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The Jokes of Christmas Past 

Live Theatre Workshop presents nearly all of the Christmas stories this season, but with not enough laughs

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Every Christmas Story Ever Told (And Then Some!) makes fun of the holiday classics that are trotted out every year for our Yuletide pleasure from Frosty the Snowman to It's a Wonderful Life.

But roasting the entertainment chestnuts is, at this point, the furthest thing from fresh. In fact, in a landscape dominated by the likes of Santaland Diaries, A Tuna Christmas, The Elf and, my favorite, Bad Santa, irreverent Christmas parodies have become almost as clichéd as by-the-book community-theater renditions of A Christmas Carol.

It's like putting a man in a tutu and having him dance "The Nutcracker." You'll get some chuckles, but not a single point for originality. A Christmas Carol ain't the only thing that's been done to death.

So you might be wondering if Live Theatre Workshop hits consistent comedic pay dirt with its latest offering? Well, let me put it this way: When the three actors get around to spoofing Rudolph the Red-Nosed Reindeer, they call it Gustav the Green-Nosed Reingoat. When one of them keeps ignoring supposed copyright concerns by saying reindeer, the others yell out "reingoat!"

Does that sound funny to you? If so, well, there's a lot more where that came from.

Others might find the slapdash goings-on in Every Christmas Story Ever Told a tad worn out. Despite a Donald Trump insert that falls flat, the show's pop culture jokes are, more often than not, anemic and dated. References to "Queer Eye for the Straight Guy," the Macarena and Norelco television commercials were perhaps more humorous when the play premiered more than 10 years ago at Orlando Shakespeare Company.

Speaking of the Bard, the writers (Michael Carleton, James FitzGerald and John K. Alvarez) seem to have been inspired by The Complete Works of William Shakespeare (Abridged), in which three actors race through the gist of all 37 plays.

But it wouldn't be fair to compare this would-be holiday romp with that clever, casually brilliant concoction. The creators of ECSET should have taken a different clue from William Shakespeare, who wisely steered clear of the holiday. In fact, in all of his plays, the word "Christmas" is employed precisely three times (twice in Love's Labour's Lost).

Did I digress? Sorry.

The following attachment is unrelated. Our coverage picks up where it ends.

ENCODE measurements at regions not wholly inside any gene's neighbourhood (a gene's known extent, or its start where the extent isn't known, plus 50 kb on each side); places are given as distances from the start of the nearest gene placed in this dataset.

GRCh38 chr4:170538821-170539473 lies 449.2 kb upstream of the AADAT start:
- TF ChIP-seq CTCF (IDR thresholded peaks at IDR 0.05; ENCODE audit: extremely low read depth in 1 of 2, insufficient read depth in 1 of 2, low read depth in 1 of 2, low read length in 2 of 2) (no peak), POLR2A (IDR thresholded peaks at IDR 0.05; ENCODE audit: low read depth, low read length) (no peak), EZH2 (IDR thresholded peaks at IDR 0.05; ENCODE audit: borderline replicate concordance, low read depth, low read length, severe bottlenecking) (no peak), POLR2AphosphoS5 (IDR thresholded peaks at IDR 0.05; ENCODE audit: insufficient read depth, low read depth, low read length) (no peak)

The play, directed by Missie Scheffman, begins with Samantha Cormier's efforts to present A Christmas Carol. Before she gets too deep into the Victorian tale by Charles Dickens, the other two actors stop her and say, basically, they can't even. They've had it up to here with Ebenezer Scrooge, those stupid ghosts and that super-annoying kid on crutches.

And so Cyndi LaFrese and Albert Riesgo talk her into presenting something entirely different. The remainder of the play is mock improvised by Sam, Cyndi and Albert. Before intermission, we get a taste of the aforementioned Rudolph (excuse me, Gustav) and the Grinch and A Charlie Brown Christmas.

At one point, somebody starts into "Bob Dylan's A Child's Christmas with Whales" before somebody else says, no dummy, it's Dylan Thomas's A Child's Christmas in Wales. Ha-freakin'-ha.

On opening night, the LTW production felt both rushed and too slow—a sure sign the at the hard-working cast was not yet firing on all cylinders. I say yet because I'll bet this amiable puppy gets zippier and funnier as the run proceeds.

As the title promises, you'll get a bunch of BHCs (beloved holiday classics) crammed into two hours that feel very much like two hours. It doesn't help that the cast promises to be done in 90 minutes.

After intermission, Sam finally gets to do Dickens, but her enthusiastic orating is interrupted by characters from It's a Wonderful Life. It's a juxtaposition that pretty much works, thanks to a mean Jimmy Stewart impression and thematic similarities between the two tales. They are both about the past, present and future.

The play ends with two minutes of caroling that tries to pack every holiday jingle into a humorous mash up. In a more accomplished production, this would send the audience home on a high note. But after staring at the set, an explosion of Christmas paraphernalia that hurts the eyes (it looks like a Hallmark store vomited on Pat Boone), why should our ears escape injury?

I know, I know. It's not supposed to be good. It's supposed to be amateurish. It's supposed to feel like it was thrown together at the last minute. The uneven performances definitely suit the script, which, despite its title, does not try to wring every Christmas story for laughs.

Conspicuously missing from the parody party is the crazy story abou a virgin who gives birth to the son of God in a manger. But I guess that one's been done to death, too.

More by M. Scot Skinner

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